Butterworth on dating
Granville Woods prevented railway accidents and saved countless lives by inventing the train telegraph (patented in 1887), which allowed communication to and from moving trains? The earliest patents for train telegraphs go back to at least 1873.Lucius Phelps was the first inventor in the field to attract widespread notice, and the telegrams he exchanged on the New York, New Haven & Hartford railroad in January 1885 were hailed in the Feb.Unfortunately, some of the errors and exaggerations have acquired an illusion of credibility by repetition in mainstream outlets, especially during Black History Month (see examples for the traffic light and ironing board). The first known traffic signal appeared in London in 1868 near the Houses of Parliament.When myths go unchallenged for too long, they begin to eclipse the truth. Although this page does not cover every dubious invention claim floating around out there, it should at least serve as a warning never to take any such claim for granted. Designed by JP Knight, it featured two semaphore arms and two gas lamps.Further development of truck refrigeration was more a process of gradual evolution than radical change. Many of the 361 patents he accumulated during his career were for air brake variations and improvements, including his first "automatic" version in 1872 (US #124404). In 1911 he published the formulae that became the scientific basis for air conditioning design, and four years later formed the Carrier Engineering Corporation to develop and manufacture AC systems. Of the hundreds of inventors granted patents for early airship designs and modifications, few succeeded in building or flying their craft.There doesn't appear to be any record of a "Pickering Airship" ever getting off the ground.Evidence of modern peanut butter comes from US patent #306727 issued to Marcellus Gilmore Edson of Montreal, Quebec in 1884, for a process of milling roasted peanuts between heated surfaces until the peanuts reached "a fluid or semi-fluid state." As the product cooled, it set into what Edson described as "a consistency like that of butter, lard, or ointment." In 1890, George A. Louis, manufactured peanut butter and sold it out of barrels. Carver's work to improve regional farming practices was not of pioneering scientific importance and had little demonstrable impact.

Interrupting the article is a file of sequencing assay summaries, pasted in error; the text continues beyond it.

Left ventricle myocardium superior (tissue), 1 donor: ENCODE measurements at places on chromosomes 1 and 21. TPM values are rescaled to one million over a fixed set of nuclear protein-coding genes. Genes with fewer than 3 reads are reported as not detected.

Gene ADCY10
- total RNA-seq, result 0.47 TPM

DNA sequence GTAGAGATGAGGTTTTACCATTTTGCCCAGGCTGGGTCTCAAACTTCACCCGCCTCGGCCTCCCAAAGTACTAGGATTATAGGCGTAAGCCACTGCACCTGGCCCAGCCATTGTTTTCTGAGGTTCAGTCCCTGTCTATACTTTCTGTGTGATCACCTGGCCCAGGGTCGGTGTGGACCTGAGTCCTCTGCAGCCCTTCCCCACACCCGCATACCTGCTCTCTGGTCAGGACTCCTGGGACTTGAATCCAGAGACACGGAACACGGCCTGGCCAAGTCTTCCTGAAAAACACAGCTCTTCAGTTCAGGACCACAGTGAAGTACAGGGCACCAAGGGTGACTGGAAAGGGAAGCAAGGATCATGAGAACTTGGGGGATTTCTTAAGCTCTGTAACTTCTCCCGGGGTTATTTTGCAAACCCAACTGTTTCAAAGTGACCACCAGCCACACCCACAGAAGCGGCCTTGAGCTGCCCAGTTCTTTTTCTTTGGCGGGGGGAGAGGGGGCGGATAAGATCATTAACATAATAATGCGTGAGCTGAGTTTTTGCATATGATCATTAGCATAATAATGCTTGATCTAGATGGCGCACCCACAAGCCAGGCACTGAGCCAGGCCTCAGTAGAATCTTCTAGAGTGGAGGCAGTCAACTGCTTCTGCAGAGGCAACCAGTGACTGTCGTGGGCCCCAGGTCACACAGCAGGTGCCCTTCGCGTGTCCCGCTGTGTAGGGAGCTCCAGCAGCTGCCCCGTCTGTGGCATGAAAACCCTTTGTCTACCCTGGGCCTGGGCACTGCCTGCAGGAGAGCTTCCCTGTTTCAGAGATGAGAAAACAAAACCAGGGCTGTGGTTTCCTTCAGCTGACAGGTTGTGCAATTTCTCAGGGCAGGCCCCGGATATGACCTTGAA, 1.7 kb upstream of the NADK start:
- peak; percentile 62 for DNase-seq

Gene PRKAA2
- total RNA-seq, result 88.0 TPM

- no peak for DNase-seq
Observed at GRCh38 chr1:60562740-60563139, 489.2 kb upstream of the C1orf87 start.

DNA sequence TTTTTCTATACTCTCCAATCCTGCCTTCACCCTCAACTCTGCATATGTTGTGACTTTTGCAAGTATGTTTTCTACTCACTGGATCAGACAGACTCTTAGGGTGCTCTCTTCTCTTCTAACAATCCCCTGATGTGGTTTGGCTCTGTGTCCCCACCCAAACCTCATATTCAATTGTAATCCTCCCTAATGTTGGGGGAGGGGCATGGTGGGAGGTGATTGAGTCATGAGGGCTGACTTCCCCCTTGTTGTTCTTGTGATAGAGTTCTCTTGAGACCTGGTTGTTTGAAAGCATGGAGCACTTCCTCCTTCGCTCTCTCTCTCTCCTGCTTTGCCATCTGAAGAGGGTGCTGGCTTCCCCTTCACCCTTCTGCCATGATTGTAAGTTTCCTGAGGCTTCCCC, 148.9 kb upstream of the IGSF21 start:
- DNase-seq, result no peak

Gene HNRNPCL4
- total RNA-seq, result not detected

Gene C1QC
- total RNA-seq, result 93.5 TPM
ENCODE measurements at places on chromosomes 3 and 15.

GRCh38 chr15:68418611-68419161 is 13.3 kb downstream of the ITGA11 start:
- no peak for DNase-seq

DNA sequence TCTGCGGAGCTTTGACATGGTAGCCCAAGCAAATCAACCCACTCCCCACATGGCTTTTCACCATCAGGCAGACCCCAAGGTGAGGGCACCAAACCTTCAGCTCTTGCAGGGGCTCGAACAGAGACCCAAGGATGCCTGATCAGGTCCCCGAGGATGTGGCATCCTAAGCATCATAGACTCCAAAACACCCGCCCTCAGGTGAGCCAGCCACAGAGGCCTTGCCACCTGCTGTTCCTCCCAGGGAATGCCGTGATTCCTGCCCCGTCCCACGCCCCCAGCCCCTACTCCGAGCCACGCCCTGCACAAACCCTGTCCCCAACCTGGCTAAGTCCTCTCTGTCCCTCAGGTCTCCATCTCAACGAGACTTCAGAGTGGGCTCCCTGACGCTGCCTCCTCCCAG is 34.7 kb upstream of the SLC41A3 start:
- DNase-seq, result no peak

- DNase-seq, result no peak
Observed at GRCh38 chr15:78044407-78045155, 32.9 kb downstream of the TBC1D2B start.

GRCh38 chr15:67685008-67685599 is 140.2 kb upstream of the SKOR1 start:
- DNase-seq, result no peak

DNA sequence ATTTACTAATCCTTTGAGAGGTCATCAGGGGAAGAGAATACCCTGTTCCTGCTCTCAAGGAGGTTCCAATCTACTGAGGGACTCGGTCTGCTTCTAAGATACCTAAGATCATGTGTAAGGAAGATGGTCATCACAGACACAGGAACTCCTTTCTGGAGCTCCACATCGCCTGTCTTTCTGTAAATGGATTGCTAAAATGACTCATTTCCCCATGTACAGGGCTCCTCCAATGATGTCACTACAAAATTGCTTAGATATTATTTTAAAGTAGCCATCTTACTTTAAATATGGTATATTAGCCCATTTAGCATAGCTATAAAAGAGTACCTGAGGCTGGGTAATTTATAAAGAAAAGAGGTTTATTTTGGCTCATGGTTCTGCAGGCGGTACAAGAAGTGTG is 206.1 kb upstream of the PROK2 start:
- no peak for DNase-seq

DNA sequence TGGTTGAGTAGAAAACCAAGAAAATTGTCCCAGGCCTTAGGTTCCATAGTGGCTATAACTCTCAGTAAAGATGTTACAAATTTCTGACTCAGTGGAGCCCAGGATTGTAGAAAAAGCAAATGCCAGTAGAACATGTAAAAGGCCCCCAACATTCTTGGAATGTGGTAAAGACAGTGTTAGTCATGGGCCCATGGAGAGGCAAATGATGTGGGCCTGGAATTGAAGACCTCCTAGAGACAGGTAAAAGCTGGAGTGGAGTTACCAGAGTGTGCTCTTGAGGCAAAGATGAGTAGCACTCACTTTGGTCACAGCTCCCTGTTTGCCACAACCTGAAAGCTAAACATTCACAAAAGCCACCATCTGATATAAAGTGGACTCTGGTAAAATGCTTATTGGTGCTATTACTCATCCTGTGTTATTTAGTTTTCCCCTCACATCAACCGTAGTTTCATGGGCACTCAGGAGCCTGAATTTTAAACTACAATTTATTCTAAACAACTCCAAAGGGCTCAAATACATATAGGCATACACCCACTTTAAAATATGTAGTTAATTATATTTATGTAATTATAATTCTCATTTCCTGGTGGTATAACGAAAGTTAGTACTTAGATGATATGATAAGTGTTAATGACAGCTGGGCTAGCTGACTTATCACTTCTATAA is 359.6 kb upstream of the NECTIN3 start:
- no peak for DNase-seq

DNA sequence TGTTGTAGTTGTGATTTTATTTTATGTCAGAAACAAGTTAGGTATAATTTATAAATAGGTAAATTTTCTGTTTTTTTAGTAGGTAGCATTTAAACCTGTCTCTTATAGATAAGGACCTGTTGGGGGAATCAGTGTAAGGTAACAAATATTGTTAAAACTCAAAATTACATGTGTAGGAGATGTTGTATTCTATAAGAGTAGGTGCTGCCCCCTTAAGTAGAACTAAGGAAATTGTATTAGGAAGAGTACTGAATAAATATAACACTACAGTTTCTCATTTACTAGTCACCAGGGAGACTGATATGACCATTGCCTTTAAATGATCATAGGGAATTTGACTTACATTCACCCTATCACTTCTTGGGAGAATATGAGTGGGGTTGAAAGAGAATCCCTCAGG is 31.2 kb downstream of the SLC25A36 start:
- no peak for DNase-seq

New York City traffic towers began flashing three-color signals also in 1920. Research by Barry Mackintosh, who served as bureau historian for the National Park Service (which manages the G. Carver National Monument), demonstrated the following: Most of Carver's peanut and sweet potato creations were either unoriginal, impractical, or of uncertain effectiveness.
Elijah Mc Coy revolutionized industry in 1872 by inventing the first device to automatically oil machinery? The phrase "Real Mc Coy" arose to distinguish Elijah's inventions from cheap imitations? The oil cup, which automatically delivers a steady trickle of lubricant to machine parts while the machine is running, predates Mc Coy's career; a description of one appears in the May 6, 1848 issue of Scientific American. Robertson of the US army preserved blood in a citrate-glucose solution and stored it in cooled containers for later transfusion. By the mid-1930s the Russians had set up a national network of facilities for the collection, typing, and storage of blood.
The automatic "displacement lubricator" for steam engines was developed in 1860 by John Ramsbottom of England, and notably improved in 1862 by James Roscoe of the same country. Bernard Fantus, influenced by the Russian program, established the first hospital blood bank in the United States at Chicago's Cook County Hospital in 1937.
Since many of the authors have little interest in the history of technology outside of advertising black contributions to it, their stories tend to be fraught with misunderstandings, wishful thinking, or fanciful embellishments with no historical basis.
The lack of historical perspective leads to extravagant overestimations of originality and importance: sometimes a slightly modified version of a pre-existing piece of technology is mistaken for the first invention of its type; sometimes a patent or innovation with little or no lasting value is portrayed as a major advance, even if there's no real evidence it was ever used.Black Invention Myths Return to Home Page Perhaps you've heard the claims: Were it not for the genius and energy of African-American inventors, we might find ourselves in a world without traffic lights, peanut butter, blood banks, light bulb filaments, and a vast number of other things we now take for granted but could hardly imagine life without.